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Anti-Duterte senatorial wannabes and their political baggage

Tomorrow, 18 March 2021, a group of has-been and retirement-age government officials called “1Sambayan” is expected to proclaim itself as the opposition ticket in the 2022 national elections.

This ambitious group says it will unite all anti-government political parties and oppose the presidential and vice-presidential candidates whom President Rodrigo Roa Duterte will endorse in the coming polls.

Four senior ex-government officials are prominently mentioned by the group — retired Supreme Court Associate Justice Antonio Carpio, retired Ombudsman Conchita Carpio-Morales, ex-Foreign Affairs Secretary Albert del Rosario, and ex-Education Secretary Armin Luistro.

Carpio and Del Rosario are known critics of President Duterte’s foreign policy, while Carpio-Morales and Luistro were top officials during the administration of President Benigno Aquino III, and are also critics of President Duterte.

In any political campaign, it is always difficult to endorse the candidacy of one who has “political baggage” to carry.

The term “political baggage” includes anything that may tend to compromise one’s actions.

Perhaps 1Sambayan does not realize it yet, but the four senior ex-government officials it plans to field as its senatorial candidates in 2022 all have “political baggage” to carry.

Since they are all former government officials and they seem intent on running in the 2022 elections, they are all fair game for press criticism.

As a Justice of the Supreme Court, Carpio ought to know that foreign policy is the exclusive domain of the Executive Department and that the president is the architect of Philippine foreign policy.

He is also expected to know that the principle of separation of powers mandated by the Constitution prohibits a Justice of the Supreme Court from meddling in the concerns of the Executive department.

Suffice it to say that Carpio disregarded all that when, during his last years in the Supreme Court, he delivered numerous public lectures on the maritime dispute between Manila and Beijing involving the West Philippine Sea.

Whether or not Carpio was on official leave during those occasions, the Supreme Court refuses to disclose.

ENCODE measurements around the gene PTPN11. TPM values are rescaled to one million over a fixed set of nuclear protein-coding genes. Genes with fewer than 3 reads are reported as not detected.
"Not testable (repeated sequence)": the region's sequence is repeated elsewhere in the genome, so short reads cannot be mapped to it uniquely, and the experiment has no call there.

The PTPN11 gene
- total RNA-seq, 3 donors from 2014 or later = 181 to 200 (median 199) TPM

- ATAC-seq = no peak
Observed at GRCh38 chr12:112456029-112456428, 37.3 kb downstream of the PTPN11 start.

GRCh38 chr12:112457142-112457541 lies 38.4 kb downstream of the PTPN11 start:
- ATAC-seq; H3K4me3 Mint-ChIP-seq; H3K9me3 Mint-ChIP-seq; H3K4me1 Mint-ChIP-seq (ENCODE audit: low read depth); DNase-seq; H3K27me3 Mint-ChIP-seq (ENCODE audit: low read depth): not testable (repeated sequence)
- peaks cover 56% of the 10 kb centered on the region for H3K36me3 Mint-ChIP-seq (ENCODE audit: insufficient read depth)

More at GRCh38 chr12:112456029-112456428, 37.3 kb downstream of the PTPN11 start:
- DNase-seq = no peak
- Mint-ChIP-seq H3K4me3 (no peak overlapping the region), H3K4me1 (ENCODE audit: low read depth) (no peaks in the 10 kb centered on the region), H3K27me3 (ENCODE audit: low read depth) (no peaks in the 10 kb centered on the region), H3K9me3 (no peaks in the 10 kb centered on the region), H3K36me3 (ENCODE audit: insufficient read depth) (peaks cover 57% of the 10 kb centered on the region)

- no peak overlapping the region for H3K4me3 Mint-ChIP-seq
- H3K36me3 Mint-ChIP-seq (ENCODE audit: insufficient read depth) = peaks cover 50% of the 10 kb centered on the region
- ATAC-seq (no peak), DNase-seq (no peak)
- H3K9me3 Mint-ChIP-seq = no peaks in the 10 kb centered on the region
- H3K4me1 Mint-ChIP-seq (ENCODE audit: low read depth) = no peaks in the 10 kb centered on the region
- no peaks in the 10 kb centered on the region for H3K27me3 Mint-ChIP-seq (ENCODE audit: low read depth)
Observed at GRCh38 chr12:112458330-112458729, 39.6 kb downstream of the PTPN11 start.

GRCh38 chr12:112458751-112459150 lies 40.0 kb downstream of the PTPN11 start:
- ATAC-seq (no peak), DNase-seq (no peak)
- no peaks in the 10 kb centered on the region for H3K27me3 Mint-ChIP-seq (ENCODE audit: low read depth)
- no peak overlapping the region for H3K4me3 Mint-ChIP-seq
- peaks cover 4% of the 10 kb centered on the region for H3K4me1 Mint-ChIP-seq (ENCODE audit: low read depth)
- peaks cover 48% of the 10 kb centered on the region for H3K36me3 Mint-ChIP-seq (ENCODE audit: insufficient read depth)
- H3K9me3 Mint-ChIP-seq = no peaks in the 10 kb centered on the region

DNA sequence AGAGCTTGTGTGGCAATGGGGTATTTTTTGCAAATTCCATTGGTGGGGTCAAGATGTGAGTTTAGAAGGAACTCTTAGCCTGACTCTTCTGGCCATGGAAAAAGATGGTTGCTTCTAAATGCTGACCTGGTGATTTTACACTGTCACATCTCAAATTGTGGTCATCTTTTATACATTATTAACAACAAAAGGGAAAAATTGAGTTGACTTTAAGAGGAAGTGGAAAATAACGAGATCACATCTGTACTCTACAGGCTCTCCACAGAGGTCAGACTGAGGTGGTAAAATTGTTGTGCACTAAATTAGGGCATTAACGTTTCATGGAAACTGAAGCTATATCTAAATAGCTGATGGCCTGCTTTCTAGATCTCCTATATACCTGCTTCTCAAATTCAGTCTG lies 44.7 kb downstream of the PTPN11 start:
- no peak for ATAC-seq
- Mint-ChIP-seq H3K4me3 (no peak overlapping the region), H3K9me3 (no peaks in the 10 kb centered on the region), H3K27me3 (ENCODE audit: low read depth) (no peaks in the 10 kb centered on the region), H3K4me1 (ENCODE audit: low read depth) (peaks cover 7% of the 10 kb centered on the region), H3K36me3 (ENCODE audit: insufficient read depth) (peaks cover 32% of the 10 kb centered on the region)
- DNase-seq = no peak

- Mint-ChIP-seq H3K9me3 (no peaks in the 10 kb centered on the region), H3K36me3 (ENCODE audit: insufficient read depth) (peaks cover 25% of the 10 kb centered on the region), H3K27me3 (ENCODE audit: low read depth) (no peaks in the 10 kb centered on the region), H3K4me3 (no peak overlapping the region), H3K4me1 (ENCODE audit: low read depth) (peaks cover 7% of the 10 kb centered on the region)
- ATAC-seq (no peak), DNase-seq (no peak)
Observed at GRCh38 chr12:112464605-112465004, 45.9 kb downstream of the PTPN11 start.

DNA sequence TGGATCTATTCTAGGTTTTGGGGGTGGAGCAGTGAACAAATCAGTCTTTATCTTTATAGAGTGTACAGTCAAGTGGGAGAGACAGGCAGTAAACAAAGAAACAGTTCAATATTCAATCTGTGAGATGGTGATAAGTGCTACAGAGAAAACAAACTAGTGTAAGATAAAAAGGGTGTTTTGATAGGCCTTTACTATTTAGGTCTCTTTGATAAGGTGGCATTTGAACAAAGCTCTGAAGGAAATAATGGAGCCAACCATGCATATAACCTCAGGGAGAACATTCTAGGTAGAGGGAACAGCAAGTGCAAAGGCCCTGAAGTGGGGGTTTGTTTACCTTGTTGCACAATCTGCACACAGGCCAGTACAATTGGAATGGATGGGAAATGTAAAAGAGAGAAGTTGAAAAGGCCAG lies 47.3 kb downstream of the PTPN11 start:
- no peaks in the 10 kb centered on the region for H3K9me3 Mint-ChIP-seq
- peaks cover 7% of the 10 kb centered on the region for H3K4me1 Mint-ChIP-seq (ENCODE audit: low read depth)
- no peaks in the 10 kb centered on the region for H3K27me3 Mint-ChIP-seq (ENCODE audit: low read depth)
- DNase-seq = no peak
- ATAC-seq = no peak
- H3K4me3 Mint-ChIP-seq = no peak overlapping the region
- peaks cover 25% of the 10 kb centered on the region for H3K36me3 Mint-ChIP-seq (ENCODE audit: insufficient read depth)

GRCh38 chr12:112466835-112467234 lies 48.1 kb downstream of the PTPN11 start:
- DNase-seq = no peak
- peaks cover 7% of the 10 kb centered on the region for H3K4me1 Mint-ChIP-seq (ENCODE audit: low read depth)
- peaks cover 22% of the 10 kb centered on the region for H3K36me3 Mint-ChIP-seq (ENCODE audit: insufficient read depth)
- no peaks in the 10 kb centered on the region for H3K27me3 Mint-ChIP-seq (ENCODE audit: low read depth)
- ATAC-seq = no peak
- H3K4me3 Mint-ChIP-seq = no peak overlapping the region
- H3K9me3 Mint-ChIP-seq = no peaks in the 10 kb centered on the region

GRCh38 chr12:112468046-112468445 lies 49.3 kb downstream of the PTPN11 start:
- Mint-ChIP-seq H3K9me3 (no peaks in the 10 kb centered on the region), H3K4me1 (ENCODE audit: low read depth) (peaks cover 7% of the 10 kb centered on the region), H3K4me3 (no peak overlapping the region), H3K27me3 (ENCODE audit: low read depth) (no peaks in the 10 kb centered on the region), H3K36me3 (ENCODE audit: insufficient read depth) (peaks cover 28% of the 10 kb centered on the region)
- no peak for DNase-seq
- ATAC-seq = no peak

When Carpio retired from the Supreme Court as its senior associate justice, his colleagues ruled that Carpio should be entitled to the retirement benefits of a chief justice, which meant a bigger pecuniary retirement package for Carpio.

That ruling of the Supreme Court was a clear instance of judicial legislation because the Court does not have the power to amend the law governing retirement benefits. Delicadeza dictates that Carpio should turn down the upgrade given to him by his colleagues. So far, there is no public record available that indicates if Carpio refused the unconstitutional and illegal upgrade.

Carpio’s heaviest “political baggage” is his connection with the big law office he founded, and which carried his name before he joined the government service.

During Carpio’s years as a private lawyer, his law office already had top local and foreign corporations, as well as powerful personalities, in its list of clients.

When Carpio was the legal counsel of President Fidel Ramos, Carpio’s law office became even more prominent.

Carpio’s law office reached the pinnacle of its prominence and influence during the administration of President Gloria Macapagal-Arroyo.

In October 2001, President Arroyo, whose term lasted from 2001 to 2010, appointed Carpio to the Supreme Court. Carpio retired from the judiciary in 2019. That means Carpio was in the Supreme Court for almost the entirety of the Arroyo administration.

At that time, almost everyone in political and legal circles referred to Carpio’s law office as “the firm.” Back then, its name was enough to intimidate many judges, justices, prosecutors, administrative officials, litigants, and lawyers from law firms of lesser repute.

If Carpio does become a senator, will he not be compromised whenever the Senate tackles proposed legislation that may adversely affect any of the corporate clients of his former law office? Will he respect the separation of powers, and will he observe delicadeza?

Carpio-Morales, Del Rosario and Luistro will be the subject of discussion in the next commentary.

Credit belongs to : tribune.net.ph


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